I’ve been touring for a long time and one of my favorite things on tour is when we go places we’ve never been before. There’s places we always go – we always tour America, we always tour a lot of Europe and we go to Japan and we go to Australia – those are some places that we tend to go back to a lot. In recent years, we’ve started going to South America, we’ve done a few trips down there and so that’s like kind of added into the places that we normally go so if an Indian tour ever comes up sign me up I’d love it. One of my favorite bands [Finnish rock outfit] Hanoi Rocks, I remember seeing pictures and reading about how they went [to India] in the early Eighties and the shows sounded insane, it sounded really wild.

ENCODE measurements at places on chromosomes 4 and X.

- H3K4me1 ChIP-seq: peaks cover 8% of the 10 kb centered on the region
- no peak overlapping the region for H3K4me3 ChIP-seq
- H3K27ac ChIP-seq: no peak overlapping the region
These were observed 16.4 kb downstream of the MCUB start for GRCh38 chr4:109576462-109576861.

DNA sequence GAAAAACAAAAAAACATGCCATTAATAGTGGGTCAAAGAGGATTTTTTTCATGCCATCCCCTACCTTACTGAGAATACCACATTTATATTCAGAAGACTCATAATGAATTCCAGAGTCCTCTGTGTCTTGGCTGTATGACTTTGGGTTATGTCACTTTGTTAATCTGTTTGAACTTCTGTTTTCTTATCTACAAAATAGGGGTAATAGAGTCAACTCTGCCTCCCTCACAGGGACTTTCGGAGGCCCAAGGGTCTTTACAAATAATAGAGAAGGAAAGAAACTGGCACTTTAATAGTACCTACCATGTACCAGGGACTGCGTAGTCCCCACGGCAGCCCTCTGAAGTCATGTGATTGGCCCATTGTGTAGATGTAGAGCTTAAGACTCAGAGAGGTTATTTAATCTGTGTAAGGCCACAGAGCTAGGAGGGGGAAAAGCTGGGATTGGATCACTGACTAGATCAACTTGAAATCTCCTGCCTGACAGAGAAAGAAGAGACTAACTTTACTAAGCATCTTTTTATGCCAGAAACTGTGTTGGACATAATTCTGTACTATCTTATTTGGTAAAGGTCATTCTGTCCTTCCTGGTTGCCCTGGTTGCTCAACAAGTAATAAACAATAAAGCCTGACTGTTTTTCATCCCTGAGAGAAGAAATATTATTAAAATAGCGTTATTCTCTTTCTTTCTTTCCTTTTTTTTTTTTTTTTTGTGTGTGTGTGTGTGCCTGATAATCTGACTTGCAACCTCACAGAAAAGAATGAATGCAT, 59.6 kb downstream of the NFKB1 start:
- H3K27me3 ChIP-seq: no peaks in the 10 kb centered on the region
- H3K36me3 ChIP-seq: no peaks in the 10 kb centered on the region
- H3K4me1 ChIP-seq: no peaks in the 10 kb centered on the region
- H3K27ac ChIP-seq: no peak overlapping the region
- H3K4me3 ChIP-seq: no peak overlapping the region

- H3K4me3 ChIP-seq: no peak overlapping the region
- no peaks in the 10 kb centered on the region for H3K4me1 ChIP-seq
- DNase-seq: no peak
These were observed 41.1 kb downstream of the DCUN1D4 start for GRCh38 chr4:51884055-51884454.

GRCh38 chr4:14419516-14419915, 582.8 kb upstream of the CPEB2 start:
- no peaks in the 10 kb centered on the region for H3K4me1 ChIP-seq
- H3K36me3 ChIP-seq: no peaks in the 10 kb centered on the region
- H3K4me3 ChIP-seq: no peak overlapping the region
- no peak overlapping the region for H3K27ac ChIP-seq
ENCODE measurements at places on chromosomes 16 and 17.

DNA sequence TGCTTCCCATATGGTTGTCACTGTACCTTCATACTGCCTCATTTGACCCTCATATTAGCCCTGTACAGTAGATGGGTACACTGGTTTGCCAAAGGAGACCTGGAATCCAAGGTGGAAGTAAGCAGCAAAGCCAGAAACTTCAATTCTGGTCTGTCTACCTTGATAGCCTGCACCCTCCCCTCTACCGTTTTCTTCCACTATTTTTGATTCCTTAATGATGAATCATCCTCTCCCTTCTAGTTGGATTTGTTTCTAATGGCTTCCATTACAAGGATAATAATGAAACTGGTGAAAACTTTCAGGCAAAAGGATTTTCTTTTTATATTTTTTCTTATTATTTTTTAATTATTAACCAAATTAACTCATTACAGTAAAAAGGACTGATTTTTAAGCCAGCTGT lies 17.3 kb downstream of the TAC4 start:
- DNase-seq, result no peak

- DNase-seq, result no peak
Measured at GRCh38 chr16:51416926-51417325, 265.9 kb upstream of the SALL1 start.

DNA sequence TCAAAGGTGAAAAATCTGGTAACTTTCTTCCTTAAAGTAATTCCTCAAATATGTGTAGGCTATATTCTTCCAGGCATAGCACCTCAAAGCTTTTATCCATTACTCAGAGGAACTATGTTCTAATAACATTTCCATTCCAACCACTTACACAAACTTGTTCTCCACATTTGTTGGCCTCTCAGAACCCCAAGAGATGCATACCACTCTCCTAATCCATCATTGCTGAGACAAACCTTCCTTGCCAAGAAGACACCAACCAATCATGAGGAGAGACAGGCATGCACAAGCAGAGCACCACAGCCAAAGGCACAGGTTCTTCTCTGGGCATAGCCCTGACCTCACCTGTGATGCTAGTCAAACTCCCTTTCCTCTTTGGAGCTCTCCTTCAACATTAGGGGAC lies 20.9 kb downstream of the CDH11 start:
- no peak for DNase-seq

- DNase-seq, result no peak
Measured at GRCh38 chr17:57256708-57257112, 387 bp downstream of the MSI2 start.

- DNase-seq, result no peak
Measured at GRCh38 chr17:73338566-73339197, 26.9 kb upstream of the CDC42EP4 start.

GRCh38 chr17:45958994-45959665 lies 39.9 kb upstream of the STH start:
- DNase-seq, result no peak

With Hard Lessons coming out in the second week of June, what do you have lined up?
Right now I’ve got a couple weeks of Foo Fighters dates in June, got some solo gigs on the West Coast in July, some Foo Fighters dates in August and then I’ve got a couple festival things lined up for me for my solo thing in the fall. We’re trying to route some dates to and from those things and kind of keep our feelers out and see what comes out. There’s a lot of places I want to get to that I haven’t done yet, so fingers crossed.
Once everything is wrapped up, can we expect a new Foo Fighters record?
Nothing to announce yet, but you’ll be the first to know (laughs).
The full track listing for Chris Shiflett’s Hard Lessons:
1. “Liar’s Word”
2. “This Ol’ World”
3. “Welcome to Your First Heartache”
4. “The Hardest Lessons”
5. “The One You Go Home To” (feat. Elizabeth Cook)
6. “Fool’s Gold”
7. “I Thought You’d Never Leave”
8. “Weak Heart”
9. “Marfa on My Mind”
10. “Leaving Again”